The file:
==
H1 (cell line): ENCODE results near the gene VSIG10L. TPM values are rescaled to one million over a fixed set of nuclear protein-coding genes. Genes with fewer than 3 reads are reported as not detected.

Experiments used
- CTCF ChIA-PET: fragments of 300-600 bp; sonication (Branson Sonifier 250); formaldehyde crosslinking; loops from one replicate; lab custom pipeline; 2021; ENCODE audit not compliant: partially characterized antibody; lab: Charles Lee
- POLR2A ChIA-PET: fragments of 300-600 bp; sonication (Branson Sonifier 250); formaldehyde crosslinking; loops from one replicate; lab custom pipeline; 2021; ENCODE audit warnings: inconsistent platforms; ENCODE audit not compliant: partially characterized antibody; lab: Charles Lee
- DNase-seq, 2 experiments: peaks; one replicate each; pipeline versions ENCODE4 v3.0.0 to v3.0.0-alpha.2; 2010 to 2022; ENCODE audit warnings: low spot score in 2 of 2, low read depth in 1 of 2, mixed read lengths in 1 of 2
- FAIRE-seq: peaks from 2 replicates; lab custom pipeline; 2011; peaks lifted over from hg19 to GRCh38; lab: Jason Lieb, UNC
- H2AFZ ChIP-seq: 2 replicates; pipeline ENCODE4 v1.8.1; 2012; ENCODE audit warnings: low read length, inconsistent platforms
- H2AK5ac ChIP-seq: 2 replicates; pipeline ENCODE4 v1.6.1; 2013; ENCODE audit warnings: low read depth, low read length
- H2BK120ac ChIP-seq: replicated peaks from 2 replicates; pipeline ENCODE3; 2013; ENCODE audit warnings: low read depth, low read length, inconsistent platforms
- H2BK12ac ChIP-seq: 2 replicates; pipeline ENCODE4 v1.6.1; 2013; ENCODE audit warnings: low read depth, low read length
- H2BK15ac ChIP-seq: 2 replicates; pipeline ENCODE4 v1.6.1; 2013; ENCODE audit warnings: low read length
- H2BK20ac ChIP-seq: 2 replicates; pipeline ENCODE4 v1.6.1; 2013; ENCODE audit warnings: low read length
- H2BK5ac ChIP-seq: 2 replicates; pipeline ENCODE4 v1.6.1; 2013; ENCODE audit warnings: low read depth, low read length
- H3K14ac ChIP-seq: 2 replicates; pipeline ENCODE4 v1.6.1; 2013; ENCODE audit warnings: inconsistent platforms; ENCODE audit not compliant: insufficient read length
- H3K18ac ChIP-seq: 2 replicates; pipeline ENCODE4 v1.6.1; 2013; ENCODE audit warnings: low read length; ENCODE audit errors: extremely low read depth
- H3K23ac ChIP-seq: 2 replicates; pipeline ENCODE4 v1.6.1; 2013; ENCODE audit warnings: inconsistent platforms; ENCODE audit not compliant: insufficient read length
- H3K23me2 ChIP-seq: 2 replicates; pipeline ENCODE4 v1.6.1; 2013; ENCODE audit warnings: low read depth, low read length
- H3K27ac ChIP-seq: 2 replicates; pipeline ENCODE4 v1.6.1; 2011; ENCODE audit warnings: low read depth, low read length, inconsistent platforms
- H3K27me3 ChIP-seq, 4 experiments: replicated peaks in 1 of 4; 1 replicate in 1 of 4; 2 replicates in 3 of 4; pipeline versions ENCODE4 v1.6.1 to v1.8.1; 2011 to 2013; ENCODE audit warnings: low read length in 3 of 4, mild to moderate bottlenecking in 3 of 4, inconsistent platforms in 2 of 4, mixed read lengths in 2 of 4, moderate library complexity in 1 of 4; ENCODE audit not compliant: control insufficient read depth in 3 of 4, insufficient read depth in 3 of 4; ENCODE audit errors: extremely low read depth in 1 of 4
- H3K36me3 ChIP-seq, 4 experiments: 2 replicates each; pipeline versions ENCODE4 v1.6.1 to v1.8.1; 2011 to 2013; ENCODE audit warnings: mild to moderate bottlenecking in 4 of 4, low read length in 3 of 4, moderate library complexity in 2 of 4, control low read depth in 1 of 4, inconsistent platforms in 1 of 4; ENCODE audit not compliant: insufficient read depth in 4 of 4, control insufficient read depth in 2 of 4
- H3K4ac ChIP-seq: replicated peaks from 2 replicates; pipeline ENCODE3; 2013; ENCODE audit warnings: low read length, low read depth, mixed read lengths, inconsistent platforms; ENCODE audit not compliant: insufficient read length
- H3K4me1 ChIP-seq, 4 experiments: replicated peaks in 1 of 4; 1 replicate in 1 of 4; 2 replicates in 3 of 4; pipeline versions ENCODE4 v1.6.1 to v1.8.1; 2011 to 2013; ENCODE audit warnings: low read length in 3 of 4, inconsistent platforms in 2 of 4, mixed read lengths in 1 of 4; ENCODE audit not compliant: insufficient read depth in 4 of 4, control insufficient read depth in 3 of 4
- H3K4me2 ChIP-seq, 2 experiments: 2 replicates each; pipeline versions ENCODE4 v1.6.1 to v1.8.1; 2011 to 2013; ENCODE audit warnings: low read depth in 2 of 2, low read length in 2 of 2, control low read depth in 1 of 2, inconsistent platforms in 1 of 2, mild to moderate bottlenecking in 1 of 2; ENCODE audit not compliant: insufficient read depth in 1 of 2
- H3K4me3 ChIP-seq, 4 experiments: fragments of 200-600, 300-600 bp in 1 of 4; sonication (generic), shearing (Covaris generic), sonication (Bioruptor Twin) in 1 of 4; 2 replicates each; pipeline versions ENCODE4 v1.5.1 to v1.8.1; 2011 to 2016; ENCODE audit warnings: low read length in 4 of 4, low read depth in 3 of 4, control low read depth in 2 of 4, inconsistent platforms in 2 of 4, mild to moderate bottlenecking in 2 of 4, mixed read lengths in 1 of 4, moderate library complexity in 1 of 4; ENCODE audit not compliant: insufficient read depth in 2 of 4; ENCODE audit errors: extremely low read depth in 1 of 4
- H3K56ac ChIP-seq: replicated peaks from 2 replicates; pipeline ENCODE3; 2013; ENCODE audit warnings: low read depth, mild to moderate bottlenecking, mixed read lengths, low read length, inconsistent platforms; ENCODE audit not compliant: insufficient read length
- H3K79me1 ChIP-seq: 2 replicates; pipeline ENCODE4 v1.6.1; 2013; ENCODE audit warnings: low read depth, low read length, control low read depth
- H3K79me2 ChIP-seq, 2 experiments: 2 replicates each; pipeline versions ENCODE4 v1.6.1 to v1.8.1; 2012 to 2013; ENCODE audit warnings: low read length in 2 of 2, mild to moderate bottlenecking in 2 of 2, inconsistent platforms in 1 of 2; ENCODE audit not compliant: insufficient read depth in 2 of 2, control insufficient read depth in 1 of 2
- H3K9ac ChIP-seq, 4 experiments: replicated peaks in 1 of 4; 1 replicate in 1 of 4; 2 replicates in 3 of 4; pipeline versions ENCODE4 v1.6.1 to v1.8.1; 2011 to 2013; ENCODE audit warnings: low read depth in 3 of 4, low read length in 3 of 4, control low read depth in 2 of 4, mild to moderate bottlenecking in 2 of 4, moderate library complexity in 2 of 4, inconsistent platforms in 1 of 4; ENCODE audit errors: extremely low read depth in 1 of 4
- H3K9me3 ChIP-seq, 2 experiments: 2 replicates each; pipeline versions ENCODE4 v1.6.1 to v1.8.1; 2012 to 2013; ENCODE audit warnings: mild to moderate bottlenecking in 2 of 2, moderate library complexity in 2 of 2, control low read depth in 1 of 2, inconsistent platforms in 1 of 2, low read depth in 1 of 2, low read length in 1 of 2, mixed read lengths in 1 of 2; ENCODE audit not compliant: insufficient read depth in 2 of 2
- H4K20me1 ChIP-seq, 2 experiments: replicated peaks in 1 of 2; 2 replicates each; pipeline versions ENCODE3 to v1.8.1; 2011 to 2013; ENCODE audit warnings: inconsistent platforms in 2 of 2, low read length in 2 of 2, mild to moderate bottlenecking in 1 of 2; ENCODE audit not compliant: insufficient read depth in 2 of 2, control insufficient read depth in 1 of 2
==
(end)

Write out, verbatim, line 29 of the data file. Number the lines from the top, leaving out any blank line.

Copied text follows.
- H3K9me3 ChIP-seq, 2 experiments: 2 replicates each; pipeline versions ENCODE4 v1.6.1 to v1.8.1; 2012 to 2013; ENCODE audit warnings: mild to moderate bottlenecking in 2 of 2, moderate library complexity in 2 of 2, control low read depth in 1 of 2, inconsistent platforms in 1 of 2, low read depth in 1 of 2, low read length in 1 of 2, mixed read lengths in 1 of 2; ENCODE audit not compliant: insufficient read depth in 2 of 2